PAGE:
970 F.2d 501
AMERICAN-ARAB ANTI-DISCRIMINATION COMMITTEE, Arab-American
Democratic Federation, Association of
Arab-American University Graduates,
Irish National Caucus, et al.,
Richard THORNBURGH,* Attorney General; Alan
C. Nelson, Commissioner, INS, Harold Ezell; Ernest E.
Gustafson, District Director, U.S. Immigration and
Naturalization Service, Defendants-Appellants.
United States Court of Appeals,
Argued and Submitted Aug. 10, 1990.
Decided July 26, 1991.
As Amended on Denial of Rehearing
and Rehearing En Banc July 20, 1992.
Stuart E. Schiffer, Acting Asst. Atty. Gen., Steven Richards Valentine, Deputy Asst. Atty. Gen., Douglas Letter, Appellate Litigation Counsel, Linda S. Wendtland, Civil Div., Dept. of Justice, Washington, D.C., for defendants-appellants.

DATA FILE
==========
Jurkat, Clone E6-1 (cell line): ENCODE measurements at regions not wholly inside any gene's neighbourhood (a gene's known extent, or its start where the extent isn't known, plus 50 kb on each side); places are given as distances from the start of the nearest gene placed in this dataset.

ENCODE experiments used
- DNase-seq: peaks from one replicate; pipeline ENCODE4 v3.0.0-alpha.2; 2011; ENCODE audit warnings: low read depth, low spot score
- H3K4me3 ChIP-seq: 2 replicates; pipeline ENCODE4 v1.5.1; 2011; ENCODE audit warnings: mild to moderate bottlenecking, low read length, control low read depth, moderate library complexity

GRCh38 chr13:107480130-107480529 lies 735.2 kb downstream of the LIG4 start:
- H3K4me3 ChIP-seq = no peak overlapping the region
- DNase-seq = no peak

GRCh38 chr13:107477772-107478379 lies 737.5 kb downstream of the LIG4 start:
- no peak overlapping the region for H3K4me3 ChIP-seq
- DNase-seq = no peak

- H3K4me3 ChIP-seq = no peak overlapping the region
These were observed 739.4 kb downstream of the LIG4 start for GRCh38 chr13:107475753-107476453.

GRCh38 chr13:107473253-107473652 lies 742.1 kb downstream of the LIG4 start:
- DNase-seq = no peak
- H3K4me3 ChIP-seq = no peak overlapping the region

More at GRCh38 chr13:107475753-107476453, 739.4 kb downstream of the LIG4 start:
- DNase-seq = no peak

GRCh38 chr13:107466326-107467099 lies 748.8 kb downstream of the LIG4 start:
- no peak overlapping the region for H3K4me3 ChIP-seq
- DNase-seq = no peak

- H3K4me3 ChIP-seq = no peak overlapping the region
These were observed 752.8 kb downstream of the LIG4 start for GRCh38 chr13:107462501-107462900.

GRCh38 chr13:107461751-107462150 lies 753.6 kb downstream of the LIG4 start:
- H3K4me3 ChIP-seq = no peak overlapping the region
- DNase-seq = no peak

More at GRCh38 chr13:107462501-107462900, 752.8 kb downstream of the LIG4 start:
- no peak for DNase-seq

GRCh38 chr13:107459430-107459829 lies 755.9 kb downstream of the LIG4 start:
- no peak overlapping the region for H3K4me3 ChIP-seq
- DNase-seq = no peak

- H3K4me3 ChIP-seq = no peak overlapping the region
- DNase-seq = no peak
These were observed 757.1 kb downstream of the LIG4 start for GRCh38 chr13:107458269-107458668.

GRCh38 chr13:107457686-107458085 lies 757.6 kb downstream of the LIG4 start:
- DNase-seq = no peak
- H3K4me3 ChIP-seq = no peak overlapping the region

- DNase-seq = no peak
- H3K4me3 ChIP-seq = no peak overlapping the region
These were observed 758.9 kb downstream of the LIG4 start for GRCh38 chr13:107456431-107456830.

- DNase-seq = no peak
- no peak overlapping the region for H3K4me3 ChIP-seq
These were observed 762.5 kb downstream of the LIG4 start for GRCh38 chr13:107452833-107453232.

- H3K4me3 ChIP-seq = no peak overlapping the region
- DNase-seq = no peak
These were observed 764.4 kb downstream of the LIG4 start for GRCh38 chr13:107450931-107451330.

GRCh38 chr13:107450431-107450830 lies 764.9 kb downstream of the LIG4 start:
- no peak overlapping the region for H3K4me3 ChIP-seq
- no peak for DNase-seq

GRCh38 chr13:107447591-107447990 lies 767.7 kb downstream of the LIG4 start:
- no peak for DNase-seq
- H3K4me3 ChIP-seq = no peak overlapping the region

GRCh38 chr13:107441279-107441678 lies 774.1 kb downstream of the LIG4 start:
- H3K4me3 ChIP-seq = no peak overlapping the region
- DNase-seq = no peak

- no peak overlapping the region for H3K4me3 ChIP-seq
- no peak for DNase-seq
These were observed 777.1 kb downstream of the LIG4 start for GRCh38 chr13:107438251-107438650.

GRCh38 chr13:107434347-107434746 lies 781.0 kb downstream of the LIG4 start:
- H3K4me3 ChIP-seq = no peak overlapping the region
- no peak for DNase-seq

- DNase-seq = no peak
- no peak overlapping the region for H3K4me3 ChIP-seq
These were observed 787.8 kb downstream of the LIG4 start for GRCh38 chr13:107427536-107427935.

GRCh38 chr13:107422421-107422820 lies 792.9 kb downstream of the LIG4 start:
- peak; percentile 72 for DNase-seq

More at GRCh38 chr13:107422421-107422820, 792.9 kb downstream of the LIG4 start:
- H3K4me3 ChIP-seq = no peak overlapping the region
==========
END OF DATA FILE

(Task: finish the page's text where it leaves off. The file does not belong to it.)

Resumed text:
David Cole, Michael Ratner, Center for Constitutional Rights, New York City, Paul L. Hoffman, Mark D. Rosenbaum, Carol Sobel, ACLU Foundation of Southern California, Los Angeles, Cal., for plaintiffs-appellees.
Appeal from the United States District Court for the Central District of California.
Before: POOLE and THOMPSON, Circuit Judges, and PRO, District Judge.**
POOLE, Circuit Judge:
The government appeals from the district court's declaratory judgment that sections 241(a)(6)(D), (F)(iii), (G)(v), and (H) of the McCarran-Walter Act of 1952, codified in 8 U.S.C. §§ 1251(a)(6)(D), (F)(iii), (G)(v), and (H) (the Act), are unconstitutionally overbroad in violation of the first amendment.1 We affirm in part, reverse in part, vacate the judgment and remand for proceedings not inconsistent with this opinion.